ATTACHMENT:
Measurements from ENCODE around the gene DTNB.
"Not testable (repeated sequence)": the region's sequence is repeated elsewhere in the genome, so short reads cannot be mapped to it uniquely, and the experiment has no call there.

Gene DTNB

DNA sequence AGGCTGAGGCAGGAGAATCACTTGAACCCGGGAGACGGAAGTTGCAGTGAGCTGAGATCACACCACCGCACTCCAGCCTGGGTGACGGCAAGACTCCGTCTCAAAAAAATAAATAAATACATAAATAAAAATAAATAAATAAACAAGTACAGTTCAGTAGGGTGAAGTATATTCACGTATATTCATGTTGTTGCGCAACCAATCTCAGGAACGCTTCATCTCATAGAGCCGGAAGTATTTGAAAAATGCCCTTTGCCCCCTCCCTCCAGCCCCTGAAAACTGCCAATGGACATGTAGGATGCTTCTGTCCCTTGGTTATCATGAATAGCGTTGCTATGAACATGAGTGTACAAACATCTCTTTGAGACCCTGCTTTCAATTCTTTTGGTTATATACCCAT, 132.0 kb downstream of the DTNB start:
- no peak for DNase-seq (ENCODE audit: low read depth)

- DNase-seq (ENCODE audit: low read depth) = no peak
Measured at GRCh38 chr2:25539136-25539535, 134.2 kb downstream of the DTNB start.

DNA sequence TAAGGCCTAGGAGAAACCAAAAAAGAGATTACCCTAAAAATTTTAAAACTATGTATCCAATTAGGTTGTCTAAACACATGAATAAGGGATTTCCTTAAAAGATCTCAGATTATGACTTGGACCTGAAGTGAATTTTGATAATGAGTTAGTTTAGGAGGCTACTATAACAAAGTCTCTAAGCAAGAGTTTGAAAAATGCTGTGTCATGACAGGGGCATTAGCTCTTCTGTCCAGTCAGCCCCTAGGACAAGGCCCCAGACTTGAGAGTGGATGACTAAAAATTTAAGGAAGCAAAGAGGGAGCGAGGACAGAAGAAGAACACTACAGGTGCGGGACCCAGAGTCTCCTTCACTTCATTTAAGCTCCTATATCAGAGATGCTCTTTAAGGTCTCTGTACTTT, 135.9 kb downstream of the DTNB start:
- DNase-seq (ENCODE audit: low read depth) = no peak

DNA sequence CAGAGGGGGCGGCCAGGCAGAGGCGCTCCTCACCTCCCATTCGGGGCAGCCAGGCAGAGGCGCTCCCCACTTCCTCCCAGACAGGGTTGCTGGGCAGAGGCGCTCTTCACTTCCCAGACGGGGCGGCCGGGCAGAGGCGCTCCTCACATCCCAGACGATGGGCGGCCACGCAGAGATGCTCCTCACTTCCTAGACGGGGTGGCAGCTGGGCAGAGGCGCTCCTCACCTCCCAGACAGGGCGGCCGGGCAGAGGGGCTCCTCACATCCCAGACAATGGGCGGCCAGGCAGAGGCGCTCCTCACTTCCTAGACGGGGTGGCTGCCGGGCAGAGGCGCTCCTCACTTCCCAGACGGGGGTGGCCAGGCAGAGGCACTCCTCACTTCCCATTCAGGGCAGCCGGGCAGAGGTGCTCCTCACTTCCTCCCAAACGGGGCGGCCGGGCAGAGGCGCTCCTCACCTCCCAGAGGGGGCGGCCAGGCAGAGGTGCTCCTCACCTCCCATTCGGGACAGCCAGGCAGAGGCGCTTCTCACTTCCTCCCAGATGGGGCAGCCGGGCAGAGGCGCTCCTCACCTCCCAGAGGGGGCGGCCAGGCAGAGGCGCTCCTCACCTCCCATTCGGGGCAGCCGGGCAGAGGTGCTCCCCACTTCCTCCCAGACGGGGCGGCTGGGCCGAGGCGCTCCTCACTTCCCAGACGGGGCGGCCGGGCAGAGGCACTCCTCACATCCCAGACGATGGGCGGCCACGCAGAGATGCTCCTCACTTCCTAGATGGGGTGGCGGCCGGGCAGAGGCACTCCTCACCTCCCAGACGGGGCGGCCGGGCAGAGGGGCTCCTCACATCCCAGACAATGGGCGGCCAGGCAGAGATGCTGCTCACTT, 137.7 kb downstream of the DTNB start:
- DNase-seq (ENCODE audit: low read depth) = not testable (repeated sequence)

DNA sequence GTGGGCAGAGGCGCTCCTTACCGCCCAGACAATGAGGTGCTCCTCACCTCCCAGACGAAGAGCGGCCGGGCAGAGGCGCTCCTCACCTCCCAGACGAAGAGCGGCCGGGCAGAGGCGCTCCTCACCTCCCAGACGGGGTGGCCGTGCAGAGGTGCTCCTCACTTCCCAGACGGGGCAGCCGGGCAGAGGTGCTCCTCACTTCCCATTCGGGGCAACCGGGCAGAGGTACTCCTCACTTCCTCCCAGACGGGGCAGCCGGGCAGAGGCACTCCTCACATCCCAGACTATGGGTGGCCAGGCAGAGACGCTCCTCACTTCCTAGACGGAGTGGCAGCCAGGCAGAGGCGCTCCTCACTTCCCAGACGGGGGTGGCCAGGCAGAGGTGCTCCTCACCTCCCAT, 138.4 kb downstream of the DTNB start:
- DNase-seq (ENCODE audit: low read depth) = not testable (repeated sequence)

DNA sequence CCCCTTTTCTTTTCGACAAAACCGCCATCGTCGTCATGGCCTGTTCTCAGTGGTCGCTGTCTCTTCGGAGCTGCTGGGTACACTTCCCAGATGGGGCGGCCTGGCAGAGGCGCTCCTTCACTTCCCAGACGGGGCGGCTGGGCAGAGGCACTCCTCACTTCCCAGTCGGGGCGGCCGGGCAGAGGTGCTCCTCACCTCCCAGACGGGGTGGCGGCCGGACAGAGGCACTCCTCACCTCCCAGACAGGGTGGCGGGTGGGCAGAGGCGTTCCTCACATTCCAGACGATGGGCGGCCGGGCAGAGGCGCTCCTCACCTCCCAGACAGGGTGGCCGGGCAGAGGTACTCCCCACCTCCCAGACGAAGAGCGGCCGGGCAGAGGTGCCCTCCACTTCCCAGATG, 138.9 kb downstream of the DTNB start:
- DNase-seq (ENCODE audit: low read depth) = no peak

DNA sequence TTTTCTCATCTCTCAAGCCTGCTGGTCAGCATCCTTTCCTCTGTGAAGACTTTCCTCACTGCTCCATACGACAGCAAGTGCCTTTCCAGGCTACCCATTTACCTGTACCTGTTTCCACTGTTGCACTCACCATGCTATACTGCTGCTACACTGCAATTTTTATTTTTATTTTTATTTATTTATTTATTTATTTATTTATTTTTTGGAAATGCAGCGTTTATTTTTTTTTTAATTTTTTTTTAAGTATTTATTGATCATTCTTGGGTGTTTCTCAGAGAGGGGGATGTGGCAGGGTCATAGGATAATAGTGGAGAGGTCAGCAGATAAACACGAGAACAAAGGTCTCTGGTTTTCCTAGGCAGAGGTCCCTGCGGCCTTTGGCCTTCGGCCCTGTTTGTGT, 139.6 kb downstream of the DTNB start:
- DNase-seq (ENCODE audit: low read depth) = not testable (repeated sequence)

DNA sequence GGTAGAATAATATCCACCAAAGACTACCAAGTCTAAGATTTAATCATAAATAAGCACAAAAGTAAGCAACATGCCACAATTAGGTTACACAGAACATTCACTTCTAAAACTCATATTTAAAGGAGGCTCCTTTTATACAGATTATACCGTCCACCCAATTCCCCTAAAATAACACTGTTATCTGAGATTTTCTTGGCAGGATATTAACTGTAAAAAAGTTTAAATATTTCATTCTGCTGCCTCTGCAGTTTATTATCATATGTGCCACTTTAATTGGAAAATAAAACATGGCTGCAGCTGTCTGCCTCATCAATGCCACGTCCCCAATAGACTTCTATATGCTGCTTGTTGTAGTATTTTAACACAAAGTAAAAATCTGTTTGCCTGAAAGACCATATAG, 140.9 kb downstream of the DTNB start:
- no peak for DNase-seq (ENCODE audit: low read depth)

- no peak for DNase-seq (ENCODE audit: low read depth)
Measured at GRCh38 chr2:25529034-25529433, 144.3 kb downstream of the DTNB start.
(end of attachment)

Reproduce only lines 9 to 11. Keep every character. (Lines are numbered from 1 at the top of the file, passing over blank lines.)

- DNase-seq (ENCODE audit: low read depth) = no peak

DNA sequence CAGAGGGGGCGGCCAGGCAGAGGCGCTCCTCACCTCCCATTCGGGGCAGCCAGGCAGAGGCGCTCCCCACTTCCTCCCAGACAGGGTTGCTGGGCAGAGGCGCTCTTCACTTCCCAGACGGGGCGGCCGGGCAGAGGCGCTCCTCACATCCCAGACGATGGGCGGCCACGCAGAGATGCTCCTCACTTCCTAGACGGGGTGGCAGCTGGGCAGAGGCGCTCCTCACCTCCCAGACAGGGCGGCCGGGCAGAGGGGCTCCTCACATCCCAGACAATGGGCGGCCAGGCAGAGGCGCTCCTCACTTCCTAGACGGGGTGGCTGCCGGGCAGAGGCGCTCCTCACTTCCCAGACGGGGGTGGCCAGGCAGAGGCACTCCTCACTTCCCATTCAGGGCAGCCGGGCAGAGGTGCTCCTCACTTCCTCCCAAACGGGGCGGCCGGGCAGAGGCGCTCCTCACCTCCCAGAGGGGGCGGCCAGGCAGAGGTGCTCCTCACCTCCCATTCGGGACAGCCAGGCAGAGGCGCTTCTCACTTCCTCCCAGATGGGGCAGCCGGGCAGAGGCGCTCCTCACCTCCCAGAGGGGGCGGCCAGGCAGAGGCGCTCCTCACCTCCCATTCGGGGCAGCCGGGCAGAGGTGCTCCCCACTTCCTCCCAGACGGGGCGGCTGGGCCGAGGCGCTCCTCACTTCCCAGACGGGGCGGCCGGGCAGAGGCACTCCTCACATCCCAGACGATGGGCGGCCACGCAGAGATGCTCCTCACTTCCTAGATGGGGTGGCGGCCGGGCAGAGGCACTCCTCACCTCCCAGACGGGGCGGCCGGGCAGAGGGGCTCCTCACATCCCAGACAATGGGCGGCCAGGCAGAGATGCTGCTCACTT, 137.7 kb downstream of the DTNB start:
- DNase-seq (ENCODE audit: low read depth) = not testable (repeated sequence)